It seems most Americans like to think of themselves as thinking beings who happen to feel. But research into the human brain shows that we are instead feeling beings who are able to think. I believe our failure to recognize this causes untold frustration and the current epidemic of people being diagnosed with depression.
Culturally, we tend to adopt the stoicism of northern Europeans. In my family it was expressed as, "not showing yourself in public". This meant one should not get emotional or air emotional issues in public. We often hear people saying to people in emotional distress, "Keep a stiff upper lip" or "pull yourself together". I've watched someone crying at the death of a loved one while people trying to comfort them by patting them on the shoulder and saying, "there, there, don't cry". As a culture we are uncomfortable having emotions in public or seeing other people express them.
Stoicism considers "negative" emotions to impair logical thought. Some emotions which might be considered negative include; anger, jealousy, fear or grief. We are taught to hold in our emotions or to deny them outright. This is simply not human. Humans emote. To deny the very essense of what we are is simply not natural and contributes greatly to modern mental illness.
The American culture is actually a tapestry of many different cultures, all of which have their own values and rules. Some cultures within America may allow a greater expression of emotions while some may be even more restrictive than the mainstream. All of these influences will affect how tuned in you are to your own emotions and it is important to consider them.
Families, too, have their own rules about emotions; to what degree emotions can be expressed, which emotions can be expressed and who can express them. Perhaps Dad can express anger, but no one else can. Perhaps Mom can cry, but no one else can. Perhaps no one is allowed to cry because it is interpreted as "weakness", but everyone is allowed to be angry.
Gender roles further complicate the picture. Men are typically not allowed to express fear or sadness. These emotions are considered "weak" and/or "feminine". Women are typically not allowed to be angry. This is considered "strong" and/or "aggressive". The outcome?
When men are scared or sad they may express it as anger. (This is called "anger as a secondary emotion" because anger is not the primary emotion, it is being expressed for another emotion, i.e. fear.) If their anger becomes violent, they are diagnosed with "anger issues". If they stuff all their emotions until they become a seething volcano, what do you expect? Repressed anger erupts in violence or turns inward into depression. If it turns outward into violence, we send them to "anger management" classes. If it turns inward into depression, we send them to the doctor for antidepressants. We are violating nature at every turn. The only way a man can be a fully functioning healthy human is to be allowed to express all of his emotions. Men should be able to say, "I fear you are going to leave me when you do that" instead of blowing up and being aggressive and controlling. Then we can honestly, openly deal with the fear which is actually present rather than an angry outburst which is not even the issue.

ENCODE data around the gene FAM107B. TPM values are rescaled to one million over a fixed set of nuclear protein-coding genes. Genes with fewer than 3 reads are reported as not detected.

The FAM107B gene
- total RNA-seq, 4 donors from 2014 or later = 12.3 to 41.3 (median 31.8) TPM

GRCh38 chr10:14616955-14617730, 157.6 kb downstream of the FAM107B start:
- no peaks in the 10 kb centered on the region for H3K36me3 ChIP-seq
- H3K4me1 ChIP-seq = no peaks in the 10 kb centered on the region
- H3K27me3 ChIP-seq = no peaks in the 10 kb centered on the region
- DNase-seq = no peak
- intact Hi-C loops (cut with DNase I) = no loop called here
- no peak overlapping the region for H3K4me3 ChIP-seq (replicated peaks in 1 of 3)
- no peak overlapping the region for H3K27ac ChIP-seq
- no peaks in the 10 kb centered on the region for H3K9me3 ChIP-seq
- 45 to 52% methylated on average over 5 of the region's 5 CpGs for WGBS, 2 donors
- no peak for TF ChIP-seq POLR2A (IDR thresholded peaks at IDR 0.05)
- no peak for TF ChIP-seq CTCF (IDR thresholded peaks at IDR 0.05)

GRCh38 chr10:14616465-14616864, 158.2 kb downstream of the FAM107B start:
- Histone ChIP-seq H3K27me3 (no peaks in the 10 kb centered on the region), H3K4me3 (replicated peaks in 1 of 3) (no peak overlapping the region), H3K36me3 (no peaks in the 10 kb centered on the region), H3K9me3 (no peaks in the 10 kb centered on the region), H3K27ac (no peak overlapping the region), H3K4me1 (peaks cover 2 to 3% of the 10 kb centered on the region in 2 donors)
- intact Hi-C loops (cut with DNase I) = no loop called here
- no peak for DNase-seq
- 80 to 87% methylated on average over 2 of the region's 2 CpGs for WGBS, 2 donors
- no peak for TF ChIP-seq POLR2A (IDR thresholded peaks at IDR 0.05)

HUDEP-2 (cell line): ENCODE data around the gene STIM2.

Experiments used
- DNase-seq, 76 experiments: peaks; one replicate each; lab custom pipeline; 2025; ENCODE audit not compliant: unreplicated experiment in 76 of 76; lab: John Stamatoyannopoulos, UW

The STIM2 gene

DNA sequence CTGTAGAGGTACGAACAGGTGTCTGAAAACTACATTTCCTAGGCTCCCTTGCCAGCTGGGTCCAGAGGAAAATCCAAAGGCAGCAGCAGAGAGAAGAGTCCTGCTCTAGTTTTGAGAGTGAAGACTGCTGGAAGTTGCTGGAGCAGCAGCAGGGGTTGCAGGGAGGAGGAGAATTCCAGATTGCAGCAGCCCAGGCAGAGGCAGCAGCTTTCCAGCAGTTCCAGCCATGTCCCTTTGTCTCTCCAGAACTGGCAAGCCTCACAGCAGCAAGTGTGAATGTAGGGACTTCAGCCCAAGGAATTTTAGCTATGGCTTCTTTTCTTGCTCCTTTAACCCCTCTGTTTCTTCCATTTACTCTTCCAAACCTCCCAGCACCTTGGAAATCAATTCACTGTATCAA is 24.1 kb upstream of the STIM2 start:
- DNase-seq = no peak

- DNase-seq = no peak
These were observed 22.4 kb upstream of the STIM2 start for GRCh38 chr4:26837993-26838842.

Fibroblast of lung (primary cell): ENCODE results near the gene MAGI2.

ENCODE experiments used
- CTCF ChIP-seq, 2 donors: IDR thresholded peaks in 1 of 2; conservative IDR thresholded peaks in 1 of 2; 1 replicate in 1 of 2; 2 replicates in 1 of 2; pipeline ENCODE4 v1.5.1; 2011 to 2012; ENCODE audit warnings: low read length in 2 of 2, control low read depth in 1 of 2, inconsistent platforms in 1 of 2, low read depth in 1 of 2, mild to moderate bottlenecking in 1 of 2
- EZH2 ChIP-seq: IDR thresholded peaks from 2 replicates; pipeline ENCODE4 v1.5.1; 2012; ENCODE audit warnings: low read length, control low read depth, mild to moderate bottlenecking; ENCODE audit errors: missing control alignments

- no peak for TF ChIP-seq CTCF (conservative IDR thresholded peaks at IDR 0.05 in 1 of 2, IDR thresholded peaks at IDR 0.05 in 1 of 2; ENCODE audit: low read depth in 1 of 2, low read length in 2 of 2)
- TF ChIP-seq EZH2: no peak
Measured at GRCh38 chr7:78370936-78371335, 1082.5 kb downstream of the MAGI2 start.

I have heard many people, including therapists, mistakenly say that anger is always a secondary emotion. They maintain that anger is never a legitimate emotion, it is rather a substitute for some other emotion. Anger may even portrayed as a "bad" emotion. (And if anger is a "bad" emotion, men who express anger must be "bad" too? What a Catch-22 that is. You can't express any emotion except anger, but if you express that one you are "bad". Not fair.)
I think that anger may sometimes be a secondary emotion. However, I also think that anger is a legitimate and necessary emotion of its own and serves a very, very important function. Anger is our self defense. It is what makes us stand up and say, "Hey! You can't treat me like that!" It is how we detect and protest injustice. Many people equate anger with violence, hence its bad name. This is simply wrong. Anger is simply an emotion. It can be quiet and sane or it can be violent and scary. That is a choice. But anger is not violent in and of itself. Living without it causes untold problems of its own. Let's look at gender roles and women for an example.
Women are allowed to cry and express fear, but heaven forbid they get angry. When we take away a woman's anger, we take away her ability to defend herself. We take away her ability to fight back or express her distress in an honest, open manner. So her anger gets turned inward and becomes depression, or it seethes out slowly as nagging, whining, bitching or passive aggression. Women should be allowed to say, "I really get mad when you do that!" Then her partner can address what's actually going on. (I'm reminded of Whoopi Goldberg in "The Color Purple" spitting into her abusive husband's lemonade. The situation does not change when she does this. Since she says nothing, nothing gets addressed. Change does not occur until she stands up to him and tells him how angry she is and walks out on him.)
There is such a strong taboo against women being angry that I have often seen women smile the entire time they are trying to deliver a message that they are angry about something. This dual message ("I'm angry you are treating me this way" and "Everything is lovely") not only confuses people but compromises their perception of the woman as strong and confident. These are two more things which women are not allowed to be, so the woman smiles to deny them.